Physical location? Electrocoagulation units aren’t very large so they can fit easily into an industrial facility. In a treatment process? Typically at the beginning after coarse screen pretreatment and a grit chamber. However, it can also be used in a secondary polishing treatment application. Whether you’re treating wastewater or process water, an EC system will reduce/remove particles as well as organics,.certain chemicals, and microbiological organisms prior to clarification and any tertiary treatment.
HOW does it work?
Through the power of oxidation! In a basic bench scale set-up, there would be a pair of metal electrodes -- one cathode and one anode -- that would be connected to a power source. When the power is supplied, the cathode begins corroding due to oxidation whereby, the metallic ions lose electrons and the ions themselves will disperse into the solution. The influent solution will have an overall charge that prevents the particles from falling quickly due to mutual repulsion. With the addition of the metal ions from the cathode, the charge of the solution will become more neutral, destabilizing the solution and allowing the solids to agglomerate. Meanwhile, the anode actually creates small bubbles in solution that can float the lighter solids -- like colloidal particles, fats and oils -- to the top of the treatment tank.
WHY should we use it?
Because it’s reliable, efficient, and cost-effective. An Electrocoagulation system is designed to decrease treatment time, all of the constituents mentioned above, operational costs, and maintenance costs, allowing you to increase your treatment efficiency. It has been shown that using clean, well treated water in industrial processes can improve process efficiency and EC can help get it there in a sustainable way. With cleaner water, there is a reduced need to perform ongoing maintenance on downstream processes. In addition, using electrocoagulation, you can reuse your wastewater and not spend extra money purchasing fresh water.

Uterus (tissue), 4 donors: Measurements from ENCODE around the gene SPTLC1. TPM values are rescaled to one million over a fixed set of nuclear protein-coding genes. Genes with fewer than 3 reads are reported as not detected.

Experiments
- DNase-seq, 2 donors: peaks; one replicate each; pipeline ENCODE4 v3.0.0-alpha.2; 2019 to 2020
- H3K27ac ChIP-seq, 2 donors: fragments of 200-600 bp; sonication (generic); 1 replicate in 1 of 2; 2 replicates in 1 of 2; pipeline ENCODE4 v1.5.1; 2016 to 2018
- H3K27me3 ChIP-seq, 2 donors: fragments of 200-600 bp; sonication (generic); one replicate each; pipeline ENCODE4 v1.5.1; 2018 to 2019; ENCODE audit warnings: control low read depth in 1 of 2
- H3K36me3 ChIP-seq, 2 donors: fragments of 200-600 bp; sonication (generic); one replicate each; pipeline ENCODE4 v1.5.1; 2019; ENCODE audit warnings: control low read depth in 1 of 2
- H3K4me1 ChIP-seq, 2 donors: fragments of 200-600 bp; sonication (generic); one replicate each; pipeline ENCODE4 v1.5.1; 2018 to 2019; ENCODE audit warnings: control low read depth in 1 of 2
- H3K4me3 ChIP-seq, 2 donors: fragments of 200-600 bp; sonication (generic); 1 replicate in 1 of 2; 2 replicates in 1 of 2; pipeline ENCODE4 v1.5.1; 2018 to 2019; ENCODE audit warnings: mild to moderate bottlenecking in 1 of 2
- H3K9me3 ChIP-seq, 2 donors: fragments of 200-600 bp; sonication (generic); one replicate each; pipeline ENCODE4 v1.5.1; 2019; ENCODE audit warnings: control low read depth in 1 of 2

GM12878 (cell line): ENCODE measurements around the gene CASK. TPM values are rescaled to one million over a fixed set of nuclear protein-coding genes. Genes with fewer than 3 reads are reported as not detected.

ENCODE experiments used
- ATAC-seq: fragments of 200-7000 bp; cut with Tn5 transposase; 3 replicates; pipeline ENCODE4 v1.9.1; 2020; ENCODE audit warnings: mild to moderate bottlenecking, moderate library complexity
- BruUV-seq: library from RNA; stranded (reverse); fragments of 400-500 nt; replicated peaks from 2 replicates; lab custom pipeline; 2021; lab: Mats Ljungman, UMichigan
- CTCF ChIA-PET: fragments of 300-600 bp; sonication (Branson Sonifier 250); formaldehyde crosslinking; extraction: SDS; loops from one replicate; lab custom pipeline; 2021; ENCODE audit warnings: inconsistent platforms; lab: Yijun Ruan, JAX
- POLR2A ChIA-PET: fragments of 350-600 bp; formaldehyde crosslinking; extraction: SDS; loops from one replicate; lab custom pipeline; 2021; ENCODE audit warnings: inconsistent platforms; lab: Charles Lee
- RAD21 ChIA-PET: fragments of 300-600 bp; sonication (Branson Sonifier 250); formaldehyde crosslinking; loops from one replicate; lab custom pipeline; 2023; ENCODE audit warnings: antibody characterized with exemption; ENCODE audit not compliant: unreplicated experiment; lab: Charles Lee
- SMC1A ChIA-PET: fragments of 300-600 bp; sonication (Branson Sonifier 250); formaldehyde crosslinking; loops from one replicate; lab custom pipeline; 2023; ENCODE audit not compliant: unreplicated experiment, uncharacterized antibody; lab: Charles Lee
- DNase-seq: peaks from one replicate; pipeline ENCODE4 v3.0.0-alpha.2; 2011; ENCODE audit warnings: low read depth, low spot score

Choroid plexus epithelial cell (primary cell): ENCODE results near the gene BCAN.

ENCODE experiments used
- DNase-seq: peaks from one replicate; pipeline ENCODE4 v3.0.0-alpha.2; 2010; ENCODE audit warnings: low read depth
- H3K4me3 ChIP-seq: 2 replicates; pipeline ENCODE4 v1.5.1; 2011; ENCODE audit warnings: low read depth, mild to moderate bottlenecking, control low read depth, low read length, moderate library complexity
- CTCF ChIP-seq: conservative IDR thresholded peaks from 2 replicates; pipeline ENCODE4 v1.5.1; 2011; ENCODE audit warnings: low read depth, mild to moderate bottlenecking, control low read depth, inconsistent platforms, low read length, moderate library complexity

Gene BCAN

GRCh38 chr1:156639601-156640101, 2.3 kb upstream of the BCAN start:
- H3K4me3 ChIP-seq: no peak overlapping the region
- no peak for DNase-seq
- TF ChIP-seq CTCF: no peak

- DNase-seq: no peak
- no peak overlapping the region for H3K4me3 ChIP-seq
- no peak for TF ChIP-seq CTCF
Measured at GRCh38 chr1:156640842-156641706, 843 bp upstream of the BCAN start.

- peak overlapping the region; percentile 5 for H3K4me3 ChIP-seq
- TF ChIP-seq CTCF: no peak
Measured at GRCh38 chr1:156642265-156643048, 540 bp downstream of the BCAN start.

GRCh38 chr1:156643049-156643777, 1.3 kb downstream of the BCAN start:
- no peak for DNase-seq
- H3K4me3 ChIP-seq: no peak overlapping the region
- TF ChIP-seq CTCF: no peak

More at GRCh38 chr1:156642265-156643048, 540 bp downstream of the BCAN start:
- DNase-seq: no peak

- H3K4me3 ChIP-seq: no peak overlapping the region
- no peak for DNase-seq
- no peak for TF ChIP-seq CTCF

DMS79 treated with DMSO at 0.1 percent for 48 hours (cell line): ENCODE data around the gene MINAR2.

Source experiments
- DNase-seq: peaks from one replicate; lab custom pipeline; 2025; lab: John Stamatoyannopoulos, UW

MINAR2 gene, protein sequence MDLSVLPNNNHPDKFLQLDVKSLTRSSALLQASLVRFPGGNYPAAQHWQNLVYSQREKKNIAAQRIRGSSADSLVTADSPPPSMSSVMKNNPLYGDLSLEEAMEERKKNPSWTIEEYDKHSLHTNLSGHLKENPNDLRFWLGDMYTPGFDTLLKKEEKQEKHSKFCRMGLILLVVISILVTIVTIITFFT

The EC system itself is simple to install, simple to use, and easy to maintain via system automation. The only additives to consider are for pH adjustment as necessary, and electrode materials are typically inexpensive to replace. The electrodes will require replacing from time to time, but with responsible operation and maintenance, the replacement life can be extended.
Now, you may have one final question. It could be a who, or a where, or a how, but essentially it’s:
What reliable source can we procure a treatment system like this from?
Genesis Water Technologies! GWT has always been a proponent of utilizing advanced and innovative technologies in municipal and industrial wastewater treatment systems. Our specialized electrocoagulation system solution is no exception. We have worked hand-in-hand with our clients and authorized partners to design, supply, and implement EC systems that are simple, reliable, efficient, and cost-effective in the name of sustainability.
Want to learn how a GWT specialized electrocoagulation treatment system could benefit your industrial wastewater treatment needs? Reach out to us today at 1-877-267-3699 or contact us via email at firstname.lastname@example.org for a free initial consultation to discuss your application and treatment goals.